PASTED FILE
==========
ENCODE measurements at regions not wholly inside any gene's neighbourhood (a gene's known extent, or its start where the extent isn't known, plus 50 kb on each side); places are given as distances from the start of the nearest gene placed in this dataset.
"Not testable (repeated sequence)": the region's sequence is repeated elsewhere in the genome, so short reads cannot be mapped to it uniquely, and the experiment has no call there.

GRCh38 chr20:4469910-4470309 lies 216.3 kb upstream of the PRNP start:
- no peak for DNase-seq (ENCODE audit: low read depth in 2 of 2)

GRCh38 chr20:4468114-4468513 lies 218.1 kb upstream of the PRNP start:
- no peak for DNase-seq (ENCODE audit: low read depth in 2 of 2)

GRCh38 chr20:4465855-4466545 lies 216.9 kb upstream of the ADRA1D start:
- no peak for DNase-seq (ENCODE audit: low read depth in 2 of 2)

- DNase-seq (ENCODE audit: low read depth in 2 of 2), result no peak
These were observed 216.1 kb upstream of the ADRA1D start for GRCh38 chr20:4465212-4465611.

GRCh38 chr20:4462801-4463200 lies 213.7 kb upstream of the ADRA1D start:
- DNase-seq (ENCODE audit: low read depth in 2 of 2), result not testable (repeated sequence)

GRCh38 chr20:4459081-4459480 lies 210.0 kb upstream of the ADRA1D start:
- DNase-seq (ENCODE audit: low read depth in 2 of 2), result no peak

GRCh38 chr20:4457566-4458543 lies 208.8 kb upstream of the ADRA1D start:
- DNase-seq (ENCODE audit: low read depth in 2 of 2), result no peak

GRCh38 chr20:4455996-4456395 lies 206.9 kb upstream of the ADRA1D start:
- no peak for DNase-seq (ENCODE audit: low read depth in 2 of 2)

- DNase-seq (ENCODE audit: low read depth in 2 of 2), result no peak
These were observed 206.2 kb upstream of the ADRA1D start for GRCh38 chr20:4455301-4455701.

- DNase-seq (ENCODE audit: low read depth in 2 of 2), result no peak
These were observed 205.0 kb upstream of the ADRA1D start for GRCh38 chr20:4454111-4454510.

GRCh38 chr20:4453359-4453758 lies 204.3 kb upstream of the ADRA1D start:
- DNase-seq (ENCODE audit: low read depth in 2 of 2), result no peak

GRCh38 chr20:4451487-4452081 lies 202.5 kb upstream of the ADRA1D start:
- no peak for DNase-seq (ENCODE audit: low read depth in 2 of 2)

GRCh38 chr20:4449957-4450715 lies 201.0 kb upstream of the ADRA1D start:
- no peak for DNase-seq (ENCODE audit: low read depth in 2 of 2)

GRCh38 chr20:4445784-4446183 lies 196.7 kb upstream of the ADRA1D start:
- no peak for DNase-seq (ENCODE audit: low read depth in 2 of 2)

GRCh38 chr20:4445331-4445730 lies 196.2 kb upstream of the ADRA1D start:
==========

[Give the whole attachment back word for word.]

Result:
ENCODE measurements at regions not wholly inside any gene's neighbourhood (a gene's known extent, or its start where the extent isn't known, plus 50 kb on each side); places are given as distances from the start of the nearest gene placed in this dataset.
"Not testable (repeated sequence)": the region's sequence is repeated elsewhere in the genome, so short reads cannot be mapped to it uniquely, and the experiment has no call there.

GRCh38 chr20:4469910-4470309 lies 216.3 kb upstream of the PRNP start:
- no peak for DNase-seq (ENCODE audit: low read depth in 2 of 2)

GRCh38 chr20:4468114-4468513 lies 218.1 kb upstream of the PRNP start:
- no peak for DNase-seq (ENCODE audit: low read depth in 2 of 2)

GRCh38 chr20:4465855-4466545 lies 216.9 kb upstream of the ADRA1D start:
- no peak for DNase-seq (ENCODE audit: low read depth in 2 of 2)

- DNase-seq (ENCODE audit: low read depth in 2 of 2), result no peak
These were observed 216.1 kb upstream of the ADRA1D start for GRCh38 chr20:4465212-4465611.

GRCh38 chr20:4462801-4463200 lies 213.7 kb upstream of the ADRA1D start:
- DNase-seq (ENCODE audit: low read depth in 2 of 2), result not testable (repeated sequence)

GRCh38 chr20:4459081-4459480 lies 210.0 kb upstream of the ADRA1D start:
- DNase-seq (ENCODE audit: low read depth in 2 of 2), result no peak

GRCh38 chr20:4457566-4458543 lies 208.8 kb upstream of the ADRA1D start:
- DNase-seq (ENCODE audit: low read depth in 2 of 2), result no peak

GRCh38 chr20:4455996-4456395 lies 206.9 kb upstream of the ADRA1D start:
- no peak for DNase-seq (ENCODE audit: low read depth in 2 of 2)

- DNase-seq (ENCODE audit: low read depth in 2 of 2), result no peak
These were observed 206.2 kb upstream of the ADRA1D start for GRCh38 chr20:4455301-4455701.

- DNase-seq (ENCODE audit: low read depth in 2 of 2), result no peak
These were observed 205.0 kb upstream of the ADRA1D start for GRCh38 chr20:4454111-4454510.

GRCh38 chr20:4453359-4453758 lies 204.3 kb upstream of the ADRA1D start:
- DNase-seq (ENCODE audit: low read depth in 2 of 2), result no peak

GRCh38 chr20:4451487-4452081 lies 202.5 kb upstream of the ADRA1D start:
- no peak for DNase-seq (ENCODE audit: low read depth in 2 of 2)

GRCh38 chr20:4449957-4450715 lies 201.0 kb upstream of the ADRA1D start:
- no peak for DNase-seq (ENCODE audit: low read depth in 2 of 2)

GRCh38 chr20:4445784-4446183 lies 196.7 kb upstream of the ADRA1D start:
- no peak for DNase-seq (ENCODE audit: low read depth in 2 of 2)

GRCh38 chr20:4445331-4445730 lies 196.2 kb upstream of the ADRA1D start: